By Steven Krolak
(NEW ALBANY, Ind.)–Ooohs and ahhs filled the Ogle Center lobby as Chancellor Dr. Ray Wallace unveiled a unique stained-glass artwork created by IU Southeast students and faculty.
The artwork, which was funded by a grant from the Office of the IU Bicentennial, is the result of a unique partnership between IU Southeast and The Stained Glass Gallery of New Albany.
The partnership began simply enough when Donna Stallard, professor of fine art, ventured into the shop to find some art glass. She had been awarded the grant, and now needed the supplies to make the window, and remembered the business from its former location in Clarksville.
She was disappointed to learn that the gallery no longer sold art glass, but excited to discover artistic soul-mates in Donna Baldacci and Kirk Richmond, co-owners of the gallery, who offered to collaborate with Stallard on the project.
One thing led to another. At Donna Baldacci’s suggestion, Stallard simplified her concept to a more manageable size and scope, and asked three students to join her–three she knew she could count on to see it through: Katrina Dennis, Alyssa Paro and Lynn Quire. (In the end, Quire had to withdraw due to focus on her own small business.)
The Stained Glass Gallery is one of a dwindling number of traditional stained glass restoration studios in America. Now located in a former church, the studio specializes in large scale liturgical, commercial and residential design and fabrication, with a strong track record in restoring historically significant art glass panels for religious and public spaces as well as private residences. For this project, the owners donated their time and expertise as mentors, along with the support of their apprentice, Jude Martinez.
“Donna and Kirk did this out of graciousness and passion for the craft,” Stallard said. “Words can’t describe my gratitude.”
It takes decades to become proficient in art glass fabrication–Stallard and her students had mere weeks to execute the geometric sunburst with the “IU” logo at the center and a variety of shapes radiating outward.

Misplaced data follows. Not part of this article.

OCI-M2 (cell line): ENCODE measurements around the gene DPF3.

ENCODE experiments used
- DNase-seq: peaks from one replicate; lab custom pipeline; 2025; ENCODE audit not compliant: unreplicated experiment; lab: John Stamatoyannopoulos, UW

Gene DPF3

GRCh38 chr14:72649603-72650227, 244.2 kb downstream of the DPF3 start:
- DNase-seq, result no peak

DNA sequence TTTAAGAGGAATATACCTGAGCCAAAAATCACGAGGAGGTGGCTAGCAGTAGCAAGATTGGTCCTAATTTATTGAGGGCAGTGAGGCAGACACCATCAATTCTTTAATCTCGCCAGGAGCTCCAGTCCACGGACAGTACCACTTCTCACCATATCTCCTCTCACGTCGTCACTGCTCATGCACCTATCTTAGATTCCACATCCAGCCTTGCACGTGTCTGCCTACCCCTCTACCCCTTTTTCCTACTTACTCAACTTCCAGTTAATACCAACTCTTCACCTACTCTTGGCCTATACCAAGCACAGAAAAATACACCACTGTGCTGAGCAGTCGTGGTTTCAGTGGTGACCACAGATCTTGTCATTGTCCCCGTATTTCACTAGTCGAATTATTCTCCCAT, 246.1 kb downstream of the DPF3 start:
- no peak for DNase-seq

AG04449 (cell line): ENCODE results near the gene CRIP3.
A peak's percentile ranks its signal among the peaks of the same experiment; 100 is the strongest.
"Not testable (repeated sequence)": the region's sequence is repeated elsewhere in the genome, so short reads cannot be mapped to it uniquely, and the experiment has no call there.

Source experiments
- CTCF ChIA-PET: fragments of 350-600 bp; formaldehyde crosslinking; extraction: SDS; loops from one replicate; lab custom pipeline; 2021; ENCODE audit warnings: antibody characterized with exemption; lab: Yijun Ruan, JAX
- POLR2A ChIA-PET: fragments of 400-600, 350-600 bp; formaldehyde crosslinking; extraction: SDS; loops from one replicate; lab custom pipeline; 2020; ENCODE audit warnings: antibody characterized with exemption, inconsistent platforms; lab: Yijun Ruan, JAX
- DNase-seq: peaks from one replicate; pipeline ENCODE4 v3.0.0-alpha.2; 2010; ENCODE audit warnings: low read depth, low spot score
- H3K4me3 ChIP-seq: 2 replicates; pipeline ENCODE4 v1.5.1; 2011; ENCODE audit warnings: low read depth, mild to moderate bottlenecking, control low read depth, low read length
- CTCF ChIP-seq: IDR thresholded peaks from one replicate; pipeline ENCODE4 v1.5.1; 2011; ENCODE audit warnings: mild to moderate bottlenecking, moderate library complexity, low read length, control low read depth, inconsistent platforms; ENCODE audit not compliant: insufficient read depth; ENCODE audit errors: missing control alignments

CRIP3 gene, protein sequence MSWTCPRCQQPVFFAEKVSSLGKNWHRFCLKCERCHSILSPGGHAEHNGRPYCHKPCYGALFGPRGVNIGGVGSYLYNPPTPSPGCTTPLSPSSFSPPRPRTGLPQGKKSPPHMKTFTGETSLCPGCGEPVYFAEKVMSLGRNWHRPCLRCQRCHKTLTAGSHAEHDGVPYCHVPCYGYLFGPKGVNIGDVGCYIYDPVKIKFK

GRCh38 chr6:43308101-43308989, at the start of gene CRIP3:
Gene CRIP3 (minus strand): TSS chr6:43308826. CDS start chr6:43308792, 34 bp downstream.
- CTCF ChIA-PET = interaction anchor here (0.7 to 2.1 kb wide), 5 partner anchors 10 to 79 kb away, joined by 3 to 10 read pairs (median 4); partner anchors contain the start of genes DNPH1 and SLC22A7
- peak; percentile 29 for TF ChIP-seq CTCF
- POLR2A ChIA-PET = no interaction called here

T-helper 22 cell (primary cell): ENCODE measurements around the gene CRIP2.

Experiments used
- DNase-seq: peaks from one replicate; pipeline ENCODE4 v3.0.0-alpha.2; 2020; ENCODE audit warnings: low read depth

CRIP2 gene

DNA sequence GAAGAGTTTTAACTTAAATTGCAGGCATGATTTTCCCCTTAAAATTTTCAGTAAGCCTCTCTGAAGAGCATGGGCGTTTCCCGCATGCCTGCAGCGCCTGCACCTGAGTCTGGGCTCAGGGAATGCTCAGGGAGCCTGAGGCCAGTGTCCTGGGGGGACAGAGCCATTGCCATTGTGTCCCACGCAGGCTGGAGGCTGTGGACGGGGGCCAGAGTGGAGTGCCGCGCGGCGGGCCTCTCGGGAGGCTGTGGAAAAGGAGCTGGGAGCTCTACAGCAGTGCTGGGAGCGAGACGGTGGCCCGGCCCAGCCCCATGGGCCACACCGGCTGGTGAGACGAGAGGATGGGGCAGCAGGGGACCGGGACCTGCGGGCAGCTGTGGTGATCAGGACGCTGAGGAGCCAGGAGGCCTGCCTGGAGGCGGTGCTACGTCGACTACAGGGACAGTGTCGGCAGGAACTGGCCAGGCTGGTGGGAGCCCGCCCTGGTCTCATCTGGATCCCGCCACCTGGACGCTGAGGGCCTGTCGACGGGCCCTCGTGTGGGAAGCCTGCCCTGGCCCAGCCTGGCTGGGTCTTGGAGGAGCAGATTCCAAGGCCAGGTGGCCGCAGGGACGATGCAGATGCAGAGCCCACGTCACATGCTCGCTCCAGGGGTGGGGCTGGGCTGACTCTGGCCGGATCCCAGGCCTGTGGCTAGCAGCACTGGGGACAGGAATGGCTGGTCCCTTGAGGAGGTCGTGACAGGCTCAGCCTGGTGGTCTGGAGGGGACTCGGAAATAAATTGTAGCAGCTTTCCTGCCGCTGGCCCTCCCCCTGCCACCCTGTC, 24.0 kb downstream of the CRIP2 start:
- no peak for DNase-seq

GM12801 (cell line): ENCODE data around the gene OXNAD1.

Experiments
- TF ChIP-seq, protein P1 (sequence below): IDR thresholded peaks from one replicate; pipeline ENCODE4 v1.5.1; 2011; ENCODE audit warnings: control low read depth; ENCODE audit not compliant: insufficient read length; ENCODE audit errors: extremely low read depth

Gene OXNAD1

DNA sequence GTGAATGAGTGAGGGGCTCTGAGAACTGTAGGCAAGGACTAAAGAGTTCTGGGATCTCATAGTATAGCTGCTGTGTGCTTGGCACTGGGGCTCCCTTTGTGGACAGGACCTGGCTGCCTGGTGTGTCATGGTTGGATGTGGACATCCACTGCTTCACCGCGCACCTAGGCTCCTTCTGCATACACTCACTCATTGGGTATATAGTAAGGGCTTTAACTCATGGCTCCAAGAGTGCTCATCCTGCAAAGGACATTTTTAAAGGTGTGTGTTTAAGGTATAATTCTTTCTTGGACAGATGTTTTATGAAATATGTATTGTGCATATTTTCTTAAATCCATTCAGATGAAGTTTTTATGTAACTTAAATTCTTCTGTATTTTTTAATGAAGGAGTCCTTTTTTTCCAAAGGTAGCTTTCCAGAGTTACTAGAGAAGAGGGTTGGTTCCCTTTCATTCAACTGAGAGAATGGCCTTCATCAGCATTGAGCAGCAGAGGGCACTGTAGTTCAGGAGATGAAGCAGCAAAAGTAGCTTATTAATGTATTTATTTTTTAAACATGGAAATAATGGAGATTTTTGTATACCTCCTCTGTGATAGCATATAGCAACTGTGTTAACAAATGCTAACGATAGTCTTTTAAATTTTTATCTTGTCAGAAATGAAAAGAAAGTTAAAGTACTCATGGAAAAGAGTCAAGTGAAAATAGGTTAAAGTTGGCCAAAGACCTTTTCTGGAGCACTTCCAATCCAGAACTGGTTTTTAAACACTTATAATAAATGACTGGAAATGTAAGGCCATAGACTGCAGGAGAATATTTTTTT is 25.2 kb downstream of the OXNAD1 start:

Stained glass is a unique medium on many levels. It is a rigid substance whose final effect is extremely variable.
“In painting, if you want a magenta flower, you paint it magenta,” Baldacci said. “But in our world, you have to consider the light source in order to decide how to achieve that color, depending on conditions like how the light is going to behave in different seasons, at different times of day, which direction the window is facing.”
That means having a good concept and selecting the right glass.
“You have to develop the skill set of understanding what that window is going to look like when it’s off your bench,” Baldacci said. “And if you make a mistake, it’s very difficult to undo.”
But that’s only the beginning. Equally challenging is working with glass, which seems at first to come in two types: unyielding and broken. True mastery involves exact measurements, subtle manipulation of cutters and snips, the right amount of pressure, and breathing. Stallard and her team put in the hours, and put up with the cuts.
“Every step is challenging,” said Dennis, a graphic design major from Charleston, South Carolina. “But it is so rewarding to see it come together.”
On the afternoon of its unveiling, sun shone through the south-facing windows of the Ogle Center lobby. Mounted in its wooden frame, the window transformed the rays into a dazzling display of color and mood, evoking admiration and inspiring reflection.
Ms. Betty Russo, vice chancellor for advancement, was awed by the craftsmanship revealed by the stunning piece of art, but also noted the successful outreach into the community that made the work possible.
“Anytime we can gather together as a campus community, it creates an opportunity for friendship and fellowship with our colleagues,” Russo said. “Funding by the IU Bicentennial Office ultimately provided us this opportunity to come together and celebrate our exceptionally talented students and faculty.”
While it is too early to know if the project will seed more formal partnership, both Baldacci and Stallard hope that students will become more interested in stained glass restoration, a skill that is in danger of vanishing. And a positive sign is at hand: Paro, who worked on the window, has accepted an offer of employment at the Stained Glass Studio, working as an apprentice to Baldacci and Richmond.
In his remarks at the unveiling, Jim Hesselman, dean of the School of Arts and Letters, summed up the meaning of the window by drawing on the ancient spiritual connection of light and glass.
“For two centuries now Indiana University has had a physical and spiritual connection to this community,” Hesselman said. “And now light and glass have come together to commemorate that connection in celebrating and commemorating 200 years of Indiana University.”